3. The PBC’s increasingly flexible working methods, particularly with regards to country situations, provide both opportunities and challenges for countries as they build peace.
4. Recognition of the peace and development nexus needs to result in greater coherence and coordination of peacebuilding policy across the UN system, which can in part be supported by work carried out by the PBC.
5. Sustained financing for short and long-term programming is critical in assisting states to build peace, and more initiative should be taken to explore innovative financing and partnership opportunities.
IPI and QUNO look forward to a continued partnership that will allow our organizations to provide further support to the PBC and its membership by holding a series of strategic and output driven discussions exploring the above-mentioned topics, among others. Our organizations will continue to work with UN and Member State stakeholders to develop and provide a forum for frank discussion on issues related to the PBC’s work, with a focus on innovative thinking, idea sharing and peer-to-peer learning.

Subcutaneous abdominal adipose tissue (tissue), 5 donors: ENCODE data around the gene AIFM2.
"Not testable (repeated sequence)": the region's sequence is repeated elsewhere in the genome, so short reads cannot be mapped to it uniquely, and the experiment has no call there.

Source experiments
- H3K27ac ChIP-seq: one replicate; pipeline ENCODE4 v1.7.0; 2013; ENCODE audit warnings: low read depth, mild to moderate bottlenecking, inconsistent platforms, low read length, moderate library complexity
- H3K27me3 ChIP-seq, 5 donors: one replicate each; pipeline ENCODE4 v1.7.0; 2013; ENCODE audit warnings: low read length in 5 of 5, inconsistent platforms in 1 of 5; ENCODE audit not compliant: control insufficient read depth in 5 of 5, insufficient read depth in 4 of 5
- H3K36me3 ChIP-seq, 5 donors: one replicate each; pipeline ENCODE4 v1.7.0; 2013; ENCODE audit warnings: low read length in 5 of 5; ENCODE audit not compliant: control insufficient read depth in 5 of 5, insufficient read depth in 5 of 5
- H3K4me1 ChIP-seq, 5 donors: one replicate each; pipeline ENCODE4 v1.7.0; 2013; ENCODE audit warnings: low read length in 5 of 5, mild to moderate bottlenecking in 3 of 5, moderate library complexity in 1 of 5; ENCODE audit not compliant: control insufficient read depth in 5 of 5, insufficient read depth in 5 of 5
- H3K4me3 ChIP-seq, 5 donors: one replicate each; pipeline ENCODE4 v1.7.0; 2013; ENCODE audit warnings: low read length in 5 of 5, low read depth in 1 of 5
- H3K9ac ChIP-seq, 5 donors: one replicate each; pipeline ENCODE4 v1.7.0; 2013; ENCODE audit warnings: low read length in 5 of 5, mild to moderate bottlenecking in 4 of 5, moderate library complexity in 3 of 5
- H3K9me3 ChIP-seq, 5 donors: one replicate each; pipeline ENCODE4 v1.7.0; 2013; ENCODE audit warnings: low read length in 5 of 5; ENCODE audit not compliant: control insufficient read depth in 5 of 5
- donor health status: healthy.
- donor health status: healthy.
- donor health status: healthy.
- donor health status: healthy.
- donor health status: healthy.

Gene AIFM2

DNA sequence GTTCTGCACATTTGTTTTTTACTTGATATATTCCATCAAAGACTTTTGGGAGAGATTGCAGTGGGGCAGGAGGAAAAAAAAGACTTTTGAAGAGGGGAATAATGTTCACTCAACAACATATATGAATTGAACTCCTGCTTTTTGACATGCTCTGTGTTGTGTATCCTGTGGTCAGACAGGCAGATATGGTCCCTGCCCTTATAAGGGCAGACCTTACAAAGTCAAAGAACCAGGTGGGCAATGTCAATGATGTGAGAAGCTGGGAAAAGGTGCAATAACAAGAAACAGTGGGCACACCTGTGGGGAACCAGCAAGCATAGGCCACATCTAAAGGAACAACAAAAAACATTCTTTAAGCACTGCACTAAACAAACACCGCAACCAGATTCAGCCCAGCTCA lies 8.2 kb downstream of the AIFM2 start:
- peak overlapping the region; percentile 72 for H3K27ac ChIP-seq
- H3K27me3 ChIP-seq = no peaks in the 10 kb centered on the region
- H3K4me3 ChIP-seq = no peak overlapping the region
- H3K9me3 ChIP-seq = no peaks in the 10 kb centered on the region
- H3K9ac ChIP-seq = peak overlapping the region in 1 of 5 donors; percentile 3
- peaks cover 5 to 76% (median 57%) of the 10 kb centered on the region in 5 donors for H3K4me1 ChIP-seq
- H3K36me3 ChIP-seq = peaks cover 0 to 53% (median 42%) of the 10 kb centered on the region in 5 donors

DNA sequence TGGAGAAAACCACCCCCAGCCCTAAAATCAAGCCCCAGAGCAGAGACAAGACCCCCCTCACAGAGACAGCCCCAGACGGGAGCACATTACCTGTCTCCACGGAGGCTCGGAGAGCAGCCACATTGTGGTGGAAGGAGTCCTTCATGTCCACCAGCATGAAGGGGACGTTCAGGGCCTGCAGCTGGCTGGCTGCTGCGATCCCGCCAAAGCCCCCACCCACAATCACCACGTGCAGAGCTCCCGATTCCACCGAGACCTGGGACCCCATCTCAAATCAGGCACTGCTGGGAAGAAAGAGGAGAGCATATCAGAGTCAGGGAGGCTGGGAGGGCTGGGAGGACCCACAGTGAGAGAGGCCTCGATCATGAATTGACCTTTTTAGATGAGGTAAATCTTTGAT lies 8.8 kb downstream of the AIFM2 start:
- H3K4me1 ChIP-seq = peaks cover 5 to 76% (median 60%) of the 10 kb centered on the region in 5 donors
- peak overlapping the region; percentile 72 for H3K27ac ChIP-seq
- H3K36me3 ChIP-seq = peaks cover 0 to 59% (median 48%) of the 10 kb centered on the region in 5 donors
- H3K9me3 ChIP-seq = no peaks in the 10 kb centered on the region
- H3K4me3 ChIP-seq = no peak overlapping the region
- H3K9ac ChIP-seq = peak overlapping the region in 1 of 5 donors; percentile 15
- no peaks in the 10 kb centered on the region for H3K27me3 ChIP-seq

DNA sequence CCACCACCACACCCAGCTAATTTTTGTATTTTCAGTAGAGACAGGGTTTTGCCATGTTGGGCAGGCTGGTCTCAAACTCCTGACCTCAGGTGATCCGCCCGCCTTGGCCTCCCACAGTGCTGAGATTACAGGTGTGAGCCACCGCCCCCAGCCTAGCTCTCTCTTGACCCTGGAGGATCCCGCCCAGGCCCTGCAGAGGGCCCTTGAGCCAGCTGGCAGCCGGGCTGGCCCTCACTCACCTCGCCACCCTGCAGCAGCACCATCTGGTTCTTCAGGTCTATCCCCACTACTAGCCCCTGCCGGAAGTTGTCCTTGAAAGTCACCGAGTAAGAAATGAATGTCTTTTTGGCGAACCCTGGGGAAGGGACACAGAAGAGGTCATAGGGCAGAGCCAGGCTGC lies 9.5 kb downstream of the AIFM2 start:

Full meeting note is below.
QUNO New York's quarterly newsletter, featuring articles on:
- Peacebuilding orgs and future challenges
- Letter from the Director
- The role of civil society in conflict prevention
September 21 marks the International Day of Peace, which was established in 1981 by a unanimous resolution in the UN’s General Assembly. To mark the day, QUNO and 131 peacebuilding organizations from throughout the world issued a statement to United Nations Member States that brings attention to peace concerns.
As noted by QUNO NY’s Director, Andrew Tomlinson, “while international attention lurches from crisis to crisis, global peace-building organizations focus on long term work to foster peaceful, just and inclusive societies. On the International Day of Peace, we encourage governments gathering in New York for the start of the 72nd session of the UN General Assembly to join us in these efforts to sustainably address the root causes of violent conflict around the world.”